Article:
Are you planning a trip to Beijing? If so, then make sure you include a visit to a hutong in your itinerary. These shared-housing neighborhoods offer a fantastic real-life glimpse at traditional Chinese culture. Unfortunately, many of Beijing's hutongs have been leveled in favor of apartment towers, but a few have received historical status, protecting them from demolition. Here are some pictures I took during a recent visit to the hutongs of Beijing's Lake District.
Wangfujing is a popular shopping district in central Beijing. One day, Katie and I were walking along Wangfujing's main street with Brendan, a friend from home. We found an alley that turned out to be the famous “critter market.” This place looked like it was designed intentionally to gross people out with its strange foods and beverages for sale.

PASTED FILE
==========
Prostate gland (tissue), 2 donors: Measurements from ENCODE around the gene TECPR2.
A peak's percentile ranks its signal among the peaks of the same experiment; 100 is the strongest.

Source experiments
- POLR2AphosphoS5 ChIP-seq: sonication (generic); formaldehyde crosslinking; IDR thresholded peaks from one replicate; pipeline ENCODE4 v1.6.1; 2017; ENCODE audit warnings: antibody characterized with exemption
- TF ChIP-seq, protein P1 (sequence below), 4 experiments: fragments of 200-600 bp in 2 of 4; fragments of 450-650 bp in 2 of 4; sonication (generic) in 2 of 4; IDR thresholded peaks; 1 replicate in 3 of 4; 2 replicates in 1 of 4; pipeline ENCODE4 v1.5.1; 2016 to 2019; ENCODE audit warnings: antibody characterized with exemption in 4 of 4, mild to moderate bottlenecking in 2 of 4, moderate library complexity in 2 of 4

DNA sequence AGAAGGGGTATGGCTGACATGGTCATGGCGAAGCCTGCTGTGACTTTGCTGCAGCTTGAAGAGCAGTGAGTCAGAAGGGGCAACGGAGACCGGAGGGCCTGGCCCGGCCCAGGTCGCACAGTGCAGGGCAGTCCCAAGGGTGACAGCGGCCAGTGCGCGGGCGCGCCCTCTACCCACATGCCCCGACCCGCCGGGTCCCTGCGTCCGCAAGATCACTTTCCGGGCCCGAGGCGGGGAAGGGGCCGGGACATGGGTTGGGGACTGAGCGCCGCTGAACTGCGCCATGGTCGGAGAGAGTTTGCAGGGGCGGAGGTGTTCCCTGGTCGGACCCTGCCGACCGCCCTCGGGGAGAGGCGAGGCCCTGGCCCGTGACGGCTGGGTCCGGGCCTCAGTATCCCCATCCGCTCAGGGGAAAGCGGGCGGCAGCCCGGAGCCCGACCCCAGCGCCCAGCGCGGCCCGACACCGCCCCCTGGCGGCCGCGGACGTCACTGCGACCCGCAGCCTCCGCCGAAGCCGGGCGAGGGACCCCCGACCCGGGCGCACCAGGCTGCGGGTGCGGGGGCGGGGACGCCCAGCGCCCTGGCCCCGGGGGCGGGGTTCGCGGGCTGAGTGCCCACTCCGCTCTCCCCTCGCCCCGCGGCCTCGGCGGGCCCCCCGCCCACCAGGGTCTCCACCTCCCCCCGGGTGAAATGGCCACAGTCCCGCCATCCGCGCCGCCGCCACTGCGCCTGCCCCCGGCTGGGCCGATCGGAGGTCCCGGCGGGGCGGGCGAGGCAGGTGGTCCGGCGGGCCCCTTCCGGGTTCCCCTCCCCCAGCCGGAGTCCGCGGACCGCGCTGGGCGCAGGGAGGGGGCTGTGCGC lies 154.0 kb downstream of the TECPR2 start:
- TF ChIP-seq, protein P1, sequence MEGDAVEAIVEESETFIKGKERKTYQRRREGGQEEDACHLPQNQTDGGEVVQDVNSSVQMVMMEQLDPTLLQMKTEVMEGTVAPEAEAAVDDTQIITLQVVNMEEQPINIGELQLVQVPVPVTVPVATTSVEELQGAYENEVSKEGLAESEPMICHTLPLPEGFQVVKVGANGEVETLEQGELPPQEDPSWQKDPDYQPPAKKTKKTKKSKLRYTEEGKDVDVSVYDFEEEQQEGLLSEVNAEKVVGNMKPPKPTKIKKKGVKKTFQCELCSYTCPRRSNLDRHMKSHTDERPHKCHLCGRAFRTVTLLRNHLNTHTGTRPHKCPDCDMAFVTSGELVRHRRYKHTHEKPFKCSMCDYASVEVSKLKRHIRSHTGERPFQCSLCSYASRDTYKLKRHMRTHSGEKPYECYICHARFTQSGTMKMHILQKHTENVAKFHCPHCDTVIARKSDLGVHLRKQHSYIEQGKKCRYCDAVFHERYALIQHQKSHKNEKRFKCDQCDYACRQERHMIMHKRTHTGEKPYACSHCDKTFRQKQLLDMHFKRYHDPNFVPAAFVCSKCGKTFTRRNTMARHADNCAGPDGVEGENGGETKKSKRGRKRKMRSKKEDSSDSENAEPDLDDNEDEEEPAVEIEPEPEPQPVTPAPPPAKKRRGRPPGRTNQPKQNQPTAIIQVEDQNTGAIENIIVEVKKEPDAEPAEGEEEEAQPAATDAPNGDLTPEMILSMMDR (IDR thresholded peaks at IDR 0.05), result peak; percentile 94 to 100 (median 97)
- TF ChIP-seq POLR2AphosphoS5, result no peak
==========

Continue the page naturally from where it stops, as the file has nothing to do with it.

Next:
Hutongs are northern China's traditional back alley neighborhoods. Their houses are small; their bathrooms are shared. They typically have communal central courtyards. Some hutongs date back to the Ming dynasty of the fifteenth century. In recent decades, many hutongs have been demolished to make way for highrise towers and wide avenues. Only a few have been protected from modern development.
One day while walking around central Beijing, I stumbled upon